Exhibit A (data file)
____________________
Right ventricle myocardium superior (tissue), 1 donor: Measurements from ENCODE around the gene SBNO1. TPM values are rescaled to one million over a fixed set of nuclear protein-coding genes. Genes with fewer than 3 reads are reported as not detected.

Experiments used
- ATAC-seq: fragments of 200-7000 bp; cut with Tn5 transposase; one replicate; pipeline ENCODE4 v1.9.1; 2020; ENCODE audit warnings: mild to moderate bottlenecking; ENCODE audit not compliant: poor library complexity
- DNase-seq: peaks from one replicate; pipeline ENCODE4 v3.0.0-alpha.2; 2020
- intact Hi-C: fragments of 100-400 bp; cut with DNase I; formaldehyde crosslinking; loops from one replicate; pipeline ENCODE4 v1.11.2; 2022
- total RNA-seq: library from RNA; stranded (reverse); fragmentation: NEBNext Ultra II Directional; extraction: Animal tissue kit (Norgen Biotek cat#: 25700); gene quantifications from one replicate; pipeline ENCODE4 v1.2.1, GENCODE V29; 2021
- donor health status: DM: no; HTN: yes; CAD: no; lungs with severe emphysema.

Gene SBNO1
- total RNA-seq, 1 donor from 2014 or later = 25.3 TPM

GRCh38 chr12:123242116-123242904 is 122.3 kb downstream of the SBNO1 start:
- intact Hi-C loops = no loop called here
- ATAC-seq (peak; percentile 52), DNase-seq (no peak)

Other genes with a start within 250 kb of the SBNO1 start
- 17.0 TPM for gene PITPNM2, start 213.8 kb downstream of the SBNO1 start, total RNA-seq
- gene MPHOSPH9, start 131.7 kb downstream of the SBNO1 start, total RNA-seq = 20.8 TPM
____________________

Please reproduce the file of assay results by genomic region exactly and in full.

Right ventricle myocardium superior (tissue), 1 donor: Measurements from ENCODE around the gene SBNO1. TPM values are rescaled to one million over a fixed set of nuclear protein-coding genes. Genes with fewer than 3 reads are reported as not detected.

Experiments used
- ATAC-seq: fragments of 200-7000 bp; cut with Tn5 transposase; one replicate; pipeline ENCODE4 v1.9.1; 2020; ENCODE audit warnings: mild to moderate bottlenecking; ENCODE audit not compliant: poor library complexity
- DNase-seq: peaks from one replicate; pipeline ENCODE4 v3.0.0-alpha.2; 2020
- intact Hi-C: fragments of 100-400 bp; cut with DNase I; formaldehyde crosslinking; loops from one replicate; pipeline ENCODE4 v1.11.2; 2022
- total RNA-seq: library from RNA; stranded (reverse); fragmentation: NEBNext Ultra II Directional; extraction: Animal tissue kit (Norgen Biotek cat#: 25700); gene quantifications from one replicate; pipeline ENCODE4 v1.2.1, GENCODE V29; 2021
- donor health status: DM: no; HTN: yes; CAD: no; lungs with severe emphysema.

Gene SBNO1
- total RNA-seq, 1 donor from 2014 or later = 25.3 TPM

GRCh38 chr12:123242116-123242904 is 122.3 kb downstream of the SBNO1 start:
- intact Hi-C loops = no loop called here
- ATAC-seq (peak; percentile 52), DNase-seq (no peak)

Other genes with a start within 250 kb of the SBNO1 start
- 17.0 TPM for gene PITPNM2, start 213.8 kb downstream of the SBNO1 start, total RNA-seq
- gene MPHOSPH9, start 131.7 kb downstream of the SBNO1 start, total RNA-seq = 20.8 TPM